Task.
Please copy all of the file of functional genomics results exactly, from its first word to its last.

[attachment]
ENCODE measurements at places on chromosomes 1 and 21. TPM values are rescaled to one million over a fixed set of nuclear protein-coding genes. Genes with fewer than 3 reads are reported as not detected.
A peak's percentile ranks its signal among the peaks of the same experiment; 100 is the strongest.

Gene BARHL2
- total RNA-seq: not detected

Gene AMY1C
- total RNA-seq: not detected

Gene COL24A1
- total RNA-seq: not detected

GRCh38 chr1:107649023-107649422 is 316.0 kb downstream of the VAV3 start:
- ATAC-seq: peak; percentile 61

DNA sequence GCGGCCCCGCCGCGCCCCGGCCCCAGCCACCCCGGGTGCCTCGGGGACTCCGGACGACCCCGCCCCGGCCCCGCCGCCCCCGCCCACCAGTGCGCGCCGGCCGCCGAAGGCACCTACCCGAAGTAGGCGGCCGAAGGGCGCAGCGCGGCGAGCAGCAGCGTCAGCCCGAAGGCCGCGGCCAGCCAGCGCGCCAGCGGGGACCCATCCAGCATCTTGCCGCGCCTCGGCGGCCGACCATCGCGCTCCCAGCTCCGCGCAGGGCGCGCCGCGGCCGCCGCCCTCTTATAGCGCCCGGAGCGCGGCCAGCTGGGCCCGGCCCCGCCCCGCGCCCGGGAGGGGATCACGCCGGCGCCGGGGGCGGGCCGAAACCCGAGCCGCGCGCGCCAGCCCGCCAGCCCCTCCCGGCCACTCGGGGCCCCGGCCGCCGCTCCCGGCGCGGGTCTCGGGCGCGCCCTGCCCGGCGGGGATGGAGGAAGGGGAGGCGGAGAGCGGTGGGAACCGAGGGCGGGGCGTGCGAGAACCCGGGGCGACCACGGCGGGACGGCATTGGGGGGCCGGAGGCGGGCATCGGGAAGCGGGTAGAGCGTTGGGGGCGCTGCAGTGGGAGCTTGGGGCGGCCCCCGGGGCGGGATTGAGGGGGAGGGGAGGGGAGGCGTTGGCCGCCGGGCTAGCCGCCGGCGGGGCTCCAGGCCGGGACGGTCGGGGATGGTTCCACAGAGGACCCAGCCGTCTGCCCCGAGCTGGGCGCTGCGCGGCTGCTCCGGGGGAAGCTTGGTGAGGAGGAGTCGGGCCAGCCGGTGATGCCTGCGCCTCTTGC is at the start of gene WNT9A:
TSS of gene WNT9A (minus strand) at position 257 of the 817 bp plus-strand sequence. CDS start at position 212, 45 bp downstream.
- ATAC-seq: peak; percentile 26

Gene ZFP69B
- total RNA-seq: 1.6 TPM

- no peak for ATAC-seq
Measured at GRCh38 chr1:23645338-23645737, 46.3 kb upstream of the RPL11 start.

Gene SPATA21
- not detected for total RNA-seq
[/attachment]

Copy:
ENCODE measurements at places on chromosomes 1 and 21. TPM values are rescaled to one million over a fixed set of nuclear protein-coding genes. Genes with fewer than 3 reads are reported as not detected.
A peak's percentile ranks its signal among the peaks of the same experiment; 100 is the strongest.

Gene BARHL2
- total RNA-seq: not detected

Gene AMY1C
- total RNA-seq: not detected

Gene COL24A1
- total RNA-seq: not detected

GRCh38 chr1:107649023-107649422 is 316.0 kb downstream of the VAV3 start:
- ATAC-seq: peak; percentile 61

DNA sequence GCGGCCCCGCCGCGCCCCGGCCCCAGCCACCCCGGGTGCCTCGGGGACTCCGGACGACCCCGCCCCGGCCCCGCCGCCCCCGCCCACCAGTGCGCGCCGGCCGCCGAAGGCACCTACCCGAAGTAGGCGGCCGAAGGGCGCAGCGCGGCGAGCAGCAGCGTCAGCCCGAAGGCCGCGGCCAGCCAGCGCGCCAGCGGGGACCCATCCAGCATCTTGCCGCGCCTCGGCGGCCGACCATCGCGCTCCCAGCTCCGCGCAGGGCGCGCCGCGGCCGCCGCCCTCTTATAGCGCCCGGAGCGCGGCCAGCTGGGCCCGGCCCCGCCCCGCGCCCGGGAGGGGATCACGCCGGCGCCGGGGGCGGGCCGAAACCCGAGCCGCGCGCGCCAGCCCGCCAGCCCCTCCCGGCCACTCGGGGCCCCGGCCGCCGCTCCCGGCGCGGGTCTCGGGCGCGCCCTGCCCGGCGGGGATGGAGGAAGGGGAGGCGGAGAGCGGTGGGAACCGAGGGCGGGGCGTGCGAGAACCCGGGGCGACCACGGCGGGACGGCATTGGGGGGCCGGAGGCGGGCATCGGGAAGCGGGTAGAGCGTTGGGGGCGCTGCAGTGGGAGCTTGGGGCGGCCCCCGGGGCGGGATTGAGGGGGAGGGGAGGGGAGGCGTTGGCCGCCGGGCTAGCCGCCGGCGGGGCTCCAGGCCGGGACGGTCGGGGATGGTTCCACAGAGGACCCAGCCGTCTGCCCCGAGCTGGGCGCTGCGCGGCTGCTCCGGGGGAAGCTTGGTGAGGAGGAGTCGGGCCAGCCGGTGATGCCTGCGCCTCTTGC is at the start of gene WNT9A:
TSS of gene WNT9A (minus strand) at position 257 of the 817 bp plus-strand sequence. CDS start at position 212, 45 bp downstream.
- ATAC-seq: peak; percentile 26

Gene ZFP69B
- total RNA-seq: 1.6 TPM

- no peak for ATAC-seq
Measured at GRCh38 chr1:23645338-23645737, 46.3 kb upstream of the RPL11 start.

Gene SPATA21
- not detected for total RNA-seq